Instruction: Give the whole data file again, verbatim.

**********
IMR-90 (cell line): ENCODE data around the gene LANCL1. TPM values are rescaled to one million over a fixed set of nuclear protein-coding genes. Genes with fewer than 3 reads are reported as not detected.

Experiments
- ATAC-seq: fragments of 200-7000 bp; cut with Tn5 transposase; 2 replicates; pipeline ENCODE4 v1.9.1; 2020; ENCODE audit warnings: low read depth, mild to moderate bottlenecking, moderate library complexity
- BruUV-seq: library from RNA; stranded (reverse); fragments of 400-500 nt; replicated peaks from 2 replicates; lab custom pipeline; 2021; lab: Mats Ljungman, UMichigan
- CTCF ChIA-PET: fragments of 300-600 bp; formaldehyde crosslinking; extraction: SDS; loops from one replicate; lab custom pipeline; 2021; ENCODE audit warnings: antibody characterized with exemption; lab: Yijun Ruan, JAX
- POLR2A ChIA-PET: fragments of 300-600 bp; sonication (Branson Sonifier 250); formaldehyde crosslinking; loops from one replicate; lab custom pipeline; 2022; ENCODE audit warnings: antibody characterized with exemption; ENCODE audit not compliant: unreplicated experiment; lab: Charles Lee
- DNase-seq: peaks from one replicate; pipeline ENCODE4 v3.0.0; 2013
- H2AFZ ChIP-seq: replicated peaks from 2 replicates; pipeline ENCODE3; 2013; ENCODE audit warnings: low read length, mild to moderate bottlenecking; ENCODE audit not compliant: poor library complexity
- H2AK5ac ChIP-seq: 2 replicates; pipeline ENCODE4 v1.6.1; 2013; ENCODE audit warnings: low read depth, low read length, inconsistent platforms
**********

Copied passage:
IMR-90 (cell line): ENCODE data around the gene LANCL1. TPM values are rescaled to one million over a fixed set of nuclear protein-coding genes. Genes with fewer than 3 reads are reported as not detected.

Experiments
- ATAC-seq: fragments of 200-7000 bp; cut with Tn5 transposase; 2 replicates; pipeline ENCODE4 v1.9.1; 2020; ENCODE audit warnings: low read depth, mild to moderate bottlenecking, moderate library complexity
- BruUV-seq: library from RNA; stranded (reverse); fragments of 400-500 nt; replicated peaks from 2 replicates; lab custom pipeline; 2021; lab: Mats Ljungman, UMichigan
- CTCF ChIA-PET: fragments of 300-600 bp; formaldehyde crosslinking; extraction: SDS; loops from one replicate; lab custom pipeline; 2021; ENCODE audit warnings: antibody characterized with exemption; lab: Yijun Ruan, JAX
- POLR2A ChIA-PET: fragments of 300-600 bp; sonication (Branson Sonifier 250); formaldehyde crosslinking; loops from one replicate; lab custom pipeline; 2022; ENCODE audit warnings: antibody characterized with exemption; ENCODE audit not compliant: unreplicated experiment; lab: Charles Lee
- DNase-seq: peaks from one replicate; pipeline ENCODE4 v3.0.0; 2013
- H2AFZ ChIP-seq: replicated peaks from 2 replicates; pipeline ENCODE3; 2013; ENCODE audit warnings: low read length, mild to moderate bottlenecking; ENCODE audit not compliant: poor library complexity
- H2AK5ac ChIP-seq: 2 replicates; pipeline ENCODE4 v1.6.1; 2013; ENCODE audit warnings: low read depth, low read length, inconsistent platforms